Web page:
Self-employment Income Support Scheme: HMRC and your claim
As the Self-employment Income Support Scheme (SEISS) comes to a close, HMRC will continue to check claims
It is always preferable to approach HMRC with a disclosure, rather than wait for HMRC to discover
As HMRC recognises, genuine mistakes in SEISS claims have been made over the last year. The rules have
changed frequently and in the very early stage of roll out, HMRC took a fairly broad brush approach to
what it meant for a business to be ‘adversely affected’.
We recommend checking back over claims now, so that you can be sure that you have evidence in place to
support your claim, and that you are confident that you have met the eligibility criteria under each
successive phase of the rules. Particularly important are differences in the rules for SEISS 1 and 2, for
which a business had to be adversely affected, and also within a particular timeframe: and SEISS 3, 4 and
5, where requirements are more precisely defined in terms of reduced activity, capacity or demand.
Reviewing your claim before your 2020/21 tax return is submitted is particularly important. SEISS amounts
will be entered on the tax return, and submission of the return constitutes your acceptance that the
figures are accurate.
In some circumstances, the whole, or part, of a SEISS grant would need to be repaid. This could be, for
example, where a claim doesn’t fit the criteria for a particular phase of SEISS; where a claimant did not
intend to continue trading; or where a business has been incorporated before a SEISS claim was made.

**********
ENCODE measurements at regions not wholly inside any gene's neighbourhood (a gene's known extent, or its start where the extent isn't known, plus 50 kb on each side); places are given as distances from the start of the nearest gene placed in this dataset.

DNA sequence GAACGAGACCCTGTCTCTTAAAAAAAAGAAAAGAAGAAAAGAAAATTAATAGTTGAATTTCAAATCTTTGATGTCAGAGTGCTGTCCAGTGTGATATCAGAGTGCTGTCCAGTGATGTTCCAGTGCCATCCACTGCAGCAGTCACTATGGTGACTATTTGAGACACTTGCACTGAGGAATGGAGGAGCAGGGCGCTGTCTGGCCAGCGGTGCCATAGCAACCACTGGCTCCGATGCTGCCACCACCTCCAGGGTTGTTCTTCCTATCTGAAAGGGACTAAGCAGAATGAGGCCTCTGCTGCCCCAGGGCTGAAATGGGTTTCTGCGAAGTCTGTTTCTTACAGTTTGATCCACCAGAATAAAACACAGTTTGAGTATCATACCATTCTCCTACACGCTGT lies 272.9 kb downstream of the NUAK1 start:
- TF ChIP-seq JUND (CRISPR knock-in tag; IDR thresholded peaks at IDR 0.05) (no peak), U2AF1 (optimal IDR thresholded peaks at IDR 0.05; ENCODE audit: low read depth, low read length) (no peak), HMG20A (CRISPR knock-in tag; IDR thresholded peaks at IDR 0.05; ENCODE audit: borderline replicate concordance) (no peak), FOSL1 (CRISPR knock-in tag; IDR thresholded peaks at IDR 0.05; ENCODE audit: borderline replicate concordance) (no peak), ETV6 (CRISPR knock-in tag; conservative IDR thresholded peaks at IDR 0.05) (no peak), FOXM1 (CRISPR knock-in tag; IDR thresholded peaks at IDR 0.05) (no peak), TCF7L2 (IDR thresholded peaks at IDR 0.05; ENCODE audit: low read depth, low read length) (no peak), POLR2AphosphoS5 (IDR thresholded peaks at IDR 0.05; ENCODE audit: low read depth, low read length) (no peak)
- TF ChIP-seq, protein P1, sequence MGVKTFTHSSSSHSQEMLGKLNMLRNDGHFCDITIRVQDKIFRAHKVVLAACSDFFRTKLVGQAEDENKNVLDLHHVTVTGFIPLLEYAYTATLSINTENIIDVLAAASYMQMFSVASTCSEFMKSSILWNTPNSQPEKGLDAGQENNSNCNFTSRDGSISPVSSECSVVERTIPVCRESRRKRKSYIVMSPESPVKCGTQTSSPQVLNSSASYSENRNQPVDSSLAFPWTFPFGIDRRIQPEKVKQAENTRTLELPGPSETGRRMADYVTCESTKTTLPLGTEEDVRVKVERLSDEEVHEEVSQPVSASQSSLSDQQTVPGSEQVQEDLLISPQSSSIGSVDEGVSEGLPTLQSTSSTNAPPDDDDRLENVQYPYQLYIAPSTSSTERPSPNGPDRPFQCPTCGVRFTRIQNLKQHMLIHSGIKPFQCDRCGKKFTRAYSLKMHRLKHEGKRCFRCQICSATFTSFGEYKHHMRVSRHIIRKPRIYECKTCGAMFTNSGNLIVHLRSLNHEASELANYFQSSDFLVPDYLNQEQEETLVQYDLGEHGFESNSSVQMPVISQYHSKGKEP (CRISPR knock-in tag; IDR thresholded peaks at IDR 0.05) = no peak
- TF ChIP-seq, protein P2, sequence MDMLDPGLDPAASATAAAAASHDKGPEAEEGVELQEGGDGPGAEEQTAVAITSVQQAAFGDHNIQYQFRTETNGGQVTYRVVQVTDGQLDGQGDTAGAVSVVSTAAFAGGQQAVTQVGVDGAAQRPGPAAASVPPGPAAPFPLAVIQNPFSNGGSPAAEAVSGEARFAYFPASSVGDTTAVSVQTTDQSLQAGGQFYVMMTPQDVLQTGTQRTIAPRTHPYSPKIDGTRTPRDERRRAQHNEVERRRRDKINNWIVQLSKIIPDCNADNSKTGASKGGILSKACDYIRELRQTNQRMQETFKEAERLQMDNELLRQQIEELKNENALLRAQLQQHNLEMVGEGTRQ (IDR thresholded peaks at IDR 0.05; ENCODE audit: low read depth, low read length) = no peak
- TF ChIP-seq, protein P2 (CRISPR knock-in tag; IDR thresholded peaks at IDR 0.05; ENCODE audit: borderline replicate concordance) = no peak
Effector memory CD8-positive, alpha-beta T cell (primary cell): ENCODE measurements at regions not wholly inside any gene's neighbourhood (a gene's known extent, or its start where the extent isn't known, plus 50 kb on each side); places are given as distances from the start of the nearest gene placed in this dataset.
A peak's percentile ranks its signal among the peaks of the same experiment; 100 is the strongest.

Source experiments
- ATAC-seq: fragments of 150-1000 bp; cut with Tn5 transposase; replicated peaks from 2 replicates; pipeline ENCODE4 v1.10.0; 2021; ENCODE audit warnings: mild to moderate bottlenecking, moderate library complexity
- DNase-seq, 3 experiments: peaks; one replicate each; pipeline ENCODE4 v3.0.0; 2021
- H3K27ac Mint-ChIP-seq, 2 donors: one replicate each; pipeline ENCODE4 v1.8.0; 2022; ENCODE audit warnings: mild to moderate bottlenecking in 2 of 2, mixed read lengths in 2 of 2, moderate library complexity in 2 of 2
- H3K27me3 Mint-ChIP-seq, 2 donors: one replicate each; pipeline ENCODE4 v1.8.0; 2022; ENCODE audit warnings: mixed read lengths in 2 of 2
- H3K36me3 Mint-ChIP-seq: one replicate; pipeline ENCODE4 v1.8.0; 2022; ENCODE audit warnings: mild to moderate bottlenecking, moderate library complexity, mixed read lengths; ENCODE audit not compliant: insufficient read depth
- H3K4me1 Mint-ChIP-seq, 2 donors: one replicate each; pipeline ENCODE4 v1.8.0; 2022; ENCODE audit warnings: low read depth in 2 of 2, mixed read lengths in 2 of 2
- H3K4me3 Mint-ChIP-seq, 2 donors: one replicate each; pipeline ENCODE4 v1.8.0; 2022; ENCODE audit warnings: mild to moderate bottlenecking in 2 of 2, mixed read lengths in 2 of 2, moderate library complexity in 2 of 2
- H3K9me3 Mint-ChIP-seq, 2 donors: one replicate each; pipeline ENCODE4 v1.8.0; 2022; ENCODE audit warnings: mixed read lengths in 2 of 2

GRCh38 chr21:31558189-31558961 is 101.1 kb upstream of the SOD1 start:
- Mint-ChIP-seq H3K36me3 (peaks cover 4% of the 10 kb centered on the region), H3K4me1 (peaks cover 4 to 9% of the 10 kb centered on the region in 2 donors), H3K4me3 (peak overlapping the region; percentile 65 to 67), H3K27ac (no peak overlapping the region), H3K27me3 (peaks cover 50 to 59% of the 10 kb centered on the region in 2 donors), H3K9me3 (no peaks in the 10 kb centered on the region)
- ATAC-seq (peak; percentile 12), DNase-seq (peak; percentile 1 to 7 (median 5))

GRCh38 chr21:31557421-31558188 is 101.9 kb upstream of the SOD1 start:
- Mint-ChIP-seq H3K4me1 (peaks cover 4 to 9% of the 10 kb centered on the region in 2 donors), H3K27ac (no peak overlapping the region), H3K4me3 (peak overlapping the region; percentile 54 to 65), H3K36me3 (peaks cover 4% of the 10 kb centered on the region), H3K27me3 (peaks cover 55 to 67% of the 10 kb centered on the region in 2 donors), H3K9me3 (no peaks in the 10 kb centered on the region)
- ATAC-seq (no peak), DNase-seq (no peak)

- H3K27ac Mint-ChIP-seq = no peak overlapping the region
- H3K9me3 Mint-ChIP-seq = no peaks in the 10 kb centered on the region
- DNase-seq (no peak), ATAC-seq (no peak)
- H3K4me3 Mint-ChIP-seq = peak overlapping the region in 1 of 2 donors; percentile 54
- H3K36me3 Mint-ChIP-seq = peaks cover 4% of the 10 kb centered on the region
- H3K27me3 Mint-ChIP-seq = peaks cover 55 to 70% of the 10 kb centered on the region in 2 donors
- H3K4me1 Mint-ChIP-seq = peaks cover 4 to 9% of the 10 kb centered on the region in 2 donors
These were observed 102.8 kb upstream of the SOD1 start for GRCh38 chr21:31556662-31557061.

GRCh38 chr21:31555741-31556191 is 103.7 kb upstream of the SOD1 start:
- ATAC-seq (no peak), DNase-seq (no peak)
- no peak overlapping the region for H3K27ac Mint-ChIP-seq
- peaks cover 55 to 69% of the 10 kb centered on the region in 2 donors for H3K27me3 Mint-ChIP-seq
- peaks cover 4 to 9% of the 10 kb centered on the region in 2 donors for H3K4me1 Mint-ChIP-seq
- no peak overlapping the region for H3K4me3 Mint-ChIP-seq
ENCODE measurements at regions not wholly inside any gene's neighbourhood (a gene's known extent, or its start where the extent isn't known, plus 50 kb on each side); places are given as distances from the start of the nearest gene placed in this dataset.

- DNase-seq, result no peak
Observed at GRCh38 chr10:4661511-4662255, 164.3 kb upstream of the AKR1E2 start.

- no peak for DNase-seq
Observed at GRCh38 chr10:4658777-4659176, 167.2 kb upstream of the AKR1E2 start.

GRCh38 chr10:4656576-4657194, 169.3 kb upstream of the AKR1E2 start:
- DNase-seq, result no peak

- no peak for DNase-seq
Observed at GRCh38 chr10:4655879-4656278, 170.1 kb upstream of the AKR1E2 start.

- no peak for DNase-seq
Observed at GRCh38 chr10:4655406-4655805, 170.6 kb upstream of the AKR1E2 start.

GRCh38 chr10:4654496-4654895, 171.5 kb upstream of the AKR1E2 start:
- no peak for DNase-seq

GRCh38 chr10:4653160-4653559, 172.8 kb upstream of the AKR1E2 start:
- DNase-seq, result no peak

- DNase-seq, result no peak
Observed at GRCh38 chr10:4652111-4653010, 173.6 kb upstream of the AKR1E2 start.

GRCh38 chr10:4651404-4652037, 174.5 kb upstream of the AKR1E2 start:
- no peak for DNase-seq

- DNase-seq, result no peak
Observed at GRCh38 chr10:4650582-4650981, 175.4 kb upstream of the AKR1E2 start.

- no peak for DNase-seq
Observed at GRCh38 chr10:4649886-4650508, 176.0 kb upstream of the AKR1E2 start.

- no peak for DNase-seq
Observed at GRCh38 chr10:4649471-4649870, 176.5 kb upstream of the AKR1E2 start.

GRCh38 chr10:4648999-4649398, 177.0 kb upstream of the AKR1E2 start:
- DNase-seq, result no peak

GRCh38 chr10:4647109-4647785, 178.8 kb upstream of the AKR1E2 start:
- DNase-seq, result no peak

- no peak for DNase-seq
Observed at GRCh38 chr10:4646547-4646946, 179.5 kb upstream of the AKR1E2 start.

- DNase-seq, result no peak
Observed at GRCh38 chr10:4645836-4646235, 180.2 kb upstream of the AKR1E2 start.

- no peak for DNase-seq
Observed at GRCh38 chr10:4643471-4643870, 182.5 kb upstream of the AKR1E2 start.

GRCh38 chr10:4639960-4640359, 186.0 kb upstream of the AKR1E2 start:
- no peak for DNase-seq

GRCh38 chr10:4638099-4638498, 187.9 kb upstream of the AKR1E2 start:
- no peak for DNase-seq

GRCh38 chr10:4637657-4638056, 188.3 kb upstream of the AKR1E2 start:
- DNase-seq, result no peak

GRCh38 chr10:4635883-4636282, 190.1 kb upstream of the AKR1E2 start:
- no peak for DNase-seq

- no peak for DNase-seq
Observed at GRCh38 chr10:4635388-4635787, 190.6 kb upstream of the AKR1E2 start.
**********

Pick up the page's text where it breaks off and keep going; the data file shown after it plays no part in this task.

For SEISS 4 and 5, any amendments to the tax returns which HMRC has used to calculate your grant,
made on or after 3 March 2021, are now on the list of circumstances that need monitoring. If such an
amendment changes SEISS eligibility, resulting in less or no SEISS payment, it’s now your responsibility
to notify HMRC of this. There is a different route to notify and repay in these circumstances, and we can
advise here. Note however that if the amendment means a reduction of £100 or less, HMRC does not need
notification: the amount can be ignored.
There are time limits both for alerting HMRC to potential problems and making repayment. Most
importantly, HMRC should be notified within 90 days of receiving a grant to which you think you may not
be entitled. Once this has been done, HMRC is likely to be open to arranging time to make repayment, and
we can guide you on procedure here.
Checking claims is particularly important as HMRC has the power to charge penalties. These can apply when
someone fails to notify HMRC that they claimed a grant to which they knew they were not entitled. More
rigorous conditions attach from SEISS 4 onwards, including a responsibility to notify HMRC where
circumstances change and someone becomes ineligible after making a claim. Penalties should not apply
where someone received SEISS not knowing they weren’t eligible, if they repay the grant by 31 January
2022, or by 31 January 2023 for SEISS 4 and 5. Where penalties do apply for claiming when not
entitled, HMRC may charge a penalty of up to 100% on the SEISS grant overclaimed.
Finally, just as some major employers have voluntarily repaid furlough monies, it’s possible at any time
to repay voluntarily some or all of a SEISS grant. We can advise on how this can be done.
HMRC will be dealing with claims for SEISS 5 shortly, and we should be pleased to advise in this area,
particularly as regards the new requirement to calculate reduction in turnover.